Zimbabwe dismisses rumours of coup, says country stable
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Harare - Zimbabwe's National Security
Council (NSC) in a maiden news conference on Wednesday accused
allies of the late former leader Robert Mugabe and some
opposition officials of peddling rumours of an impending
military coup and said the country was stable.
Zimbabwe's worst economic crisis in more than a decade and
rising public anger have stoked concern the military, which
ended Mugabe's more than three-decades rule in November 2017,
might step in again.
Giving its first news conference since being formed in 2013,
the NSC said speculation was intensifying that Mugabe allies
living in exile were plotting a comeback with the help of
elements in the military and the opposition.
The NSC is chaired by President Emmerson Mnangagwa and its
members include security ministers and military chiefs, who were
present at Wednesday's media briefing.
"For the avoidance of doubt, there is no coup in the
making," Kazembe Kazembe, the home affairs minister in charge of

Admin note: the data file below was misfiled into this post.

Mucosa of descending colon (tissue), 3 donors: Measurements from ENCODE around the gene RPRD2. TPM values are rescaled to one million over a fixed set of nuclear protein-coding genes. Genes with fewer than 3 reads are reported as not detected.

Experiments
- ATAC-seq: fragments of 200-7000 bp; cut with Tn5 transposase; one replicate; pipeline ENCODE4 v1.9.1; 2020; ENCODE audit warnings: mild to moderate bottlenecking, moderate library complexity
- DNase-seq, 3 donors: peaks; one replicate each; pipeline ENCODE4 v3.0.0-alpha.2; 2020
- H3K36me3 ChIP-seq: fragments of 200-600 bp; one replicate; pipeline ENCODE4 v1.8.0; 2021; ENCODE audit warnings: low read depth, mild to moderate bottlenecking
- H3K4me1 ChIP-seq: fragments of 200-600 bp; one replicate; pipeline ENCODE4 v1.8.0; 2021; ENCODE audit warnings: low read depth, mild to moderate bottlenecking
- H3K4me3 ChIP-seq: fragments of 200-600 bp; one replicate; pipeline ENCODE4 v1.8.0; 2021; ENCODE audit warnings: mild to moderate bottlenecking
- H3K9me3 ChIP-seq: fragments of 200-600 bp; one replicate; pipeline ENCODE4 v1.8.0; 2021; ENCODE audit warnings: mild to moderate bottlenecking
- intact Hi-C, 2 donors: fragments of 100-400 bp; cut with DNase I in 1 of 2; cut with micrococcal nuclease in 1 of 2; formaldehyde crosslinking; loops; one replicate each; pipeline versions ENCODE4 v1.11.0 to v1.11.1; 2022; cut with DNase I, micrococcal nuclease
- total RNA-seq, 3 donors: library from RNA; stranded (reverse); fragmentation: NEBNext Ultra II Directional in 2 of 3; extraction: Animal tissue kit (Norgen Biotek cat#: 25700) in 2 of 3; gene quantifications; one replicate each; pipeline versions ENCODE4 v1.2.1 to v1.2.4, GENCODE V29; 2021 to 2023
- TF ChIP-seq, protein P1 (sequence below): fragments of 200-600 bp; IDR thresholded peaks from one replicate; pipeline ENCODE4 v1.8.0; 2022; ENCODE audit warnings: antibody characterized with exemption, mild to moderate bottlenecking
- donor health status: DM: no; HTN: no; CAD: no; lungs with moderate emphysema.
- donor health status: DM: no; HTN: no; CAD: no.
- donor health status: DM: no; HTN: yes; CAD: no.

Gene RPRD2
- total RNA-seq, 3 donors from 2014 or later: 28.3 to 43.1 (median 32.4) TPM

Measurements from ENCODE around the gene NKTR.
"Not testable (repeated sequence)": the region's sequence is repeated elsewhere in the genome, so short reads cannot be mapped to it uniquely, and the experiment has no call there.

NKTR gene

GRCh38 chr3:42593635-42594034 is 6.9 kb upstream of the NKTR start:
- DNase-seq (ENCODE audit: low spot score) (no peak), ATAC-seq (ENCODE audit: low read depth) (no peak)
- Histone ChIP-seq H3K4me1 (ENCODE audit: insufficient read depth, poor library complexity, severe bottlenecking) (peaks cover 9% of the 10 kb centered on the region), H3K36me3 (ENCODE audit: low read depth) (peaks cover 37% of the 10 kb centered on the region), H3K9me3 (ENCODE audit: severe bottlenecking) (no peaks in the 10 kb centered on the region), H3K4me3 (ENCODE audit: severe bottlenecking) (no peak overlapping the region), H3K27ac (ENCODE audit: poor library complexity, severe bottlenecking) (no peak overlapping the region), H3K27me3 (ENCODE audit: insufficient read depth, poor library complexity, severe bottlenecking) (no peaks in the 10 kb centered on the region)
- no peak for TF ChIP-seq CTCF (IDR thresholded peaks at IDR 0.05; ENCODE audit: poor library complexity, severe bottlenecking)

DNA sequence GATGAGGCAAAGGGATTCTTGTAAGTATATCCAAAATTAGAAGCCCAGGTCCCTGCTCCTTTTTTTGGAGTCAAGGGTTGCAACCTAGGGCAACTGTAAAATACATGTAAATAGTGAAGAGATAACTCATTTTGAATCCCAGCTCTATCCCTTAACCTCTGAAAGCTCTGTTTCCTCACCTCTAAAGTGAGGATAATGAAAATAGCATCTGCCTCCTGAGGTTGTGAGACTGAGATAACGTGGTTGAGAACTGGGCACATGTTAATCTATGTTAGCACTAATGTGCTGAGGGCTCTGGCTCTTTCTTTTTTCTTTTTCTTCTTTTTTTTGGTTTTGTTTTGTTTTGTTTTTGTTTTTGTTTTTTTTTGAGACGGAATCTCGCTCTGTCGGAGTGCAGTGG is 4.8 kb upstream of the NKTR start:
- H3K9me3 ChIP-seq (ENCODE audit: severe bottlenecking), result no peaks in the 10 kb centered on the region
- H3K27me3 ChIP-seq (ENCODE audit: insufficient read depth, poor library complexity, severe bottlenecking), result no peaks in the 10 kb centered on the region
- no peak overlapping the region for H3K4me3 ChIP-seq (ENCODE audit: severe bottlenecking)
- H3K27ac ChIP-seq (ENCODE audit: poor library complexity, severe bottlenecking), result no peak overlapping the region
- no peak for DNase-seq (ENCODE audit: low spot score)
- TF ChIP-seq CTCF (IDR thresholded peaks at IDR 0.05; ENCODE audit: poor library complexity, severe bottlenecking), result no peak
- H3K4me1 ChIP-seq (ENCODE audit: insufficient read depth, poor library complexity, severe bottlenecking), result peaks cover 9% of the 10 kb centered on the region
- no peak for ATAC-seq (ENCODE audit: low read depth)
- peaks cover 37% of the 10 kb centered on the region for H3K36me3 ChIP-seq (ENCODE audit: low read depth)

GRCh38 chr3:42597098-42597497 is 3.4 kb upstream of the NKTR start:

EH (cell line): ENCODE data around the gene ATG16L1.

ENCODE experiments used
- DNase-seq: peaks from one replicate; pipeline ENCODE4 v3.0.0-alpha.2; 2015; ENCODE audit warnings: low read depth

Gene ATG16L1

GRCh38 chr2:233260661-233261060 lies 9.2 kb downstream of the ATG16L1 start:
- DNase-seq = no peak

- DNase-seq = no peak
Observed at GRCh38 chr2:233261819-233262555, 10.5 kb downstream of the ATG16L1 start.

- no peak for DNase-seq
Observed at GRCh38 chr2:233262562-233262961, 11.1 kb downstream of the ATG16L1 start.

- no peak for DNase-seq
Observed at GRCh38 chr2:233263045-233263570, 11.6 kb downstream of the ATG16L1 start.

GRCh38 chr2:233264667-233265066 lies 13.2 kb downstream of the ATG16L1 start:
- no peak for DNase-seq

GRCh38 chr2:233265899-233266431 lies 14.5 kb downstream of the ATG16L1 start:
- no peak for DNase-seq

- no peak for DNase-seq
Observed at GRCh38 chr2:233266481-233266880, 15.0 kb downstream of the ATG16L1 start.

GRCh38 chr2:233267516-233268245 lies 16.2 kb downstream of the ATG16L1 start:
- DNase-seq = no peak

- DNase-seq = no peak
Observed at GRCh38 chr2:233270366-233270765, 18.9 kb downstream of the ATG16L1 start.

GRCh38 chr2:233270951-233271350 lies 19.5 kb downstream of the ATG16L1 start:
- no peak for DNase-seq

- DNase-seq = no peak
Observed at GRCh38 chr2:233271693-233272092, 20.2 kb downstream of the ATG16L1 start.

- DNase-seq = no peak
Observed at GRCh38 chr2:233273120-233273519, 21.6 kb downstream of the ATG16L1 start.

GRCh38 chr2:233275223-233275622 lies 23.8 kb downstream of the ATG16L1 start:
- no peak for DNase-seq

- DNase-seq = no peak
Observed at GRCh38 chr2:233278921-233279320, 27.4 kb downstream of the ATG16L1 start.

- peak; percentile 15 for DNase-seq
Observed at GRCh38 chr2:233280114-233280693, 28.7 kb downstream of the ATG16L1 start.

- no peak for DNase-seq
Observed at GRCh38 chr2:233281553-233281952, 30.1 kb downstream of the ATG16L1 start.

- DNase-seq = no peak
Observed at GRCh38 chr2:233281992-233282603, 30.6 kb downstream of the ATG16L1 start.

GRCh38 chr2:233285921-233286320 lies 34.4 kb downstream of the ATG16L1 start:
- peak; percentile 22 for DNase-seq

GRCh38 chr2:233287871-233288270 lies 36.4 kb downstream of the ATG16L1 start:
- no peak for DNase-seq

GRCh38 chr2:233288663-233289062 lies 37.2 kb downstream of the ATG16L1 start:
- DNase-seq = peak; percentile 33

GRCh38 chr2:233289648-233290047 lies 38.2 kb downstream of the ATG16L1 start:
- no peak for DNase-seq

the police and an NSC member, told reporters.
"We would like to take this opportunity and assure the
nation and international community at large that Zimbabwe ... is
peaceful and stable internally."
The 2018 elections were supposed to end Zimbabwe's pariah
status with the West, but Mnangagwa's government has been
accused of resorting to Mugabe-era tactics of heavy handedness
The main opposition accuses the government of using a
coronavirus lockdown to erode political rights.
Kazembe said the authorities would tackle those spreading a
"medley of falsehoods".
Without naming them, he accused some foreign embassies in
Harare of misleading their capitals on affairs in Zimbabwe and
relying on the opposition and former ruling party officials in
their intelligence gathering.
"They also have, in the process, brazenly jettisoned any
semblance of diplomatic impartiality and finesse in blatant
violation of the peremptory norms of international law," Kazembe